There’s a long list of pitchers on the DL after Tommy John surgery. Brett Honeywell, A.J. Puk, and Alex Reyes (lat) all have Fantasy ace upside and should be pitching sometime early next season. Are they available in your league?
Travis d’Arnaud is not an All-Star catcher, but he makes for a nice second catcher in NL-only leagues.
More Basic Keeper League Strategy and Philosophy
Which Positions Should I Target?
Everybody has slightly different ideas about keeper league strategy and which players make for the best keepers.
I already mentioned my aversion to paying high prices for closers. For me, catchers fall into the same category. Many people don’t like to target catchers as keepers because of the high rate of injury. That is the very same reason I don’t like to pay a lot for catchers in my drafts or auctions. Catcher is really the only position where scarcity comes into play these days and prices can get pretty steep when you add in keeper inflation.
So, I’m looking to enter my drafts with at least one of my catcher slots filled and one closer in hand. This helps me avoid some of the bidding wars that can happen in keeper league auctions and allows me to focus my resources on filling the bulk of my roster.
I already mentioned some of the relief pitchers I’m considering. Some of the catchers I’m targeting include Tom Murphy of the Rockies, Chance Sisco of the Orioles, Austin Barnes of the Dodgers, and maybe Elias Diaz of the Pirates. Because my keeper leagues are very deep, I’m not necessarily looking for a star here. I just need a serviceable option that frees me up to spend money/picks on positions with mmore talent.
Of course, I’m not letting a mediocre catcher or a low-level closer stop me from rostering higher upside keepers, but all things considered, I’d like to enter a draft set at those positions.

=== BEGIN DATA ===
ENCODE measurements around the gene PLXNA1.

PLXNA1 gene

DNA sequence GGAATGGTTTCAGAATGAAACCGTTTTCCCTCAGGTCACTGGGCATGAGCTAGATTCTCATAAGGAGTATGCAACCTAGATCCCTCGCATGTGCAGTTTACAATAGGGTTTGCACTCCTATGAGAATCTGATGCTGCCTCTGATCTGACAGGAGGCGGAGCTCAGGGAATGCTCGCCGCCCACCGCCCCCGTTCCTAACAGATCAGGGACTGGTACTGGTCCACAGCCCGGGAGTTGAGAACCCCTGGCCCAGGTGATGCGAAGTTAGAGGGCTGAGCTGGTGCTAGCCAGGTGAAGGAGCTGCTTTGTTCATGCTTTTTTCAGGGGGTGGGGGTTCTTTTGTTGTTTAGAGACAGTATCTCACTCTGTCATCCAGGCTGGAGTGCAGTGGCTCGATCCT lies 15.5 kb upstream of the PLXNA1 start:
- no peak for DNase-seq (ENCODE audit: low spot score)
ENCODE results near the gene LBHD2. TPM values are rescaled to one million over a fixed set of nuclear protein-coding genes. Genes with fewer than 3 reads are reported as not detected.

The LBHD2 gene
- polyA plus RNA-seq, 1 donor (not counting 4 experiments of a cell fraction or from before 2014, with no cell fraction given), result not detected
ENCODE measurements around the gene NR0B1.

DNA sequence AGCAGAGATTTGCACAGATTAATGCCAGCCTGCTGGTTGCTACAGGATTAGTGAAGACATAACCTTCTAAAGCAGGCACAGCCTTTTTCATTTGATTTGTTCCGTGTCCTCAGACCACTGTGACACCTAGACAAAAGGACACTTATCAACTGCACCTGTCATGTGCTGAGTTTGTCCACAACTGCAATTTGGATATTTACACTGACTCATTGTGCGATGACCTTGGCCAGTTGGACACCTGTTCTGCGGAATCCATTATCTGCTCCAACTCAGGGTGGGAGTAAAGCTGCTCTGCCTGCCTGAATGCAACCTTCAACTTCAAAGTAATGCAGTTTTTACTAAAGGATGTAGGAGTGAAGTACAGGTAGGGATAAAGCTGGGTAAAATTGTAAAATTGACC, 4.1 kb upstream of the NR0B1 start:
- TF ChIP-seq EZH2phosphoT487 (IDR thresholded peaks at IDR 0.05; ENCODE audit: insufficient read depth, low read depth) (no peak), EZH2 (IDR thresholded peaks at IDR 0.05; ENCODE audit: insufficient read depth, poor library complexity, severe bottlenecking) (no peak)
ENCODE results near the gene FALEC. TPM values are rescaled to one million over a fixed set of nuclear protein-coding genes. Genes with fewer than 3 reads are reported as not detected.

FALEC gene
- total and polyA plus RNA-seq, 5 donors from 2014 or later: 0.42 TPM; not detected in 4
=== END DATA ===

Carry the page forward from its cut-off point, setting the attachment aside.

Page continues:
How old is too old?
Because of the nature of keeper and dynasty leagues, many people tend to devalue veteran players. I find that many times veteran players hold great value. In my opinion, if you’re thinking more than three years ahead, you’re probably thinking too much. Instead of trying to predict when a player’s inevitable slide will begin, just grab the value if it’s there. If you spend $6 on an Evan Longoria and he completely bottoms out, what have you lost?
Writing about keeper league strategy is always tough. There are so many different types of leagues and other variables that influence the strategy we might use. Hopefully, I’ve given you some ideas to look into, and if nothing else spurred you into some action. There is no downtime in keeper leagues. What you do now could be what wins you a championship next year. Get to it!
All this keeper league strategy got you itching for one more league? Why not head on over to Fantrax and start a keeper league of your own.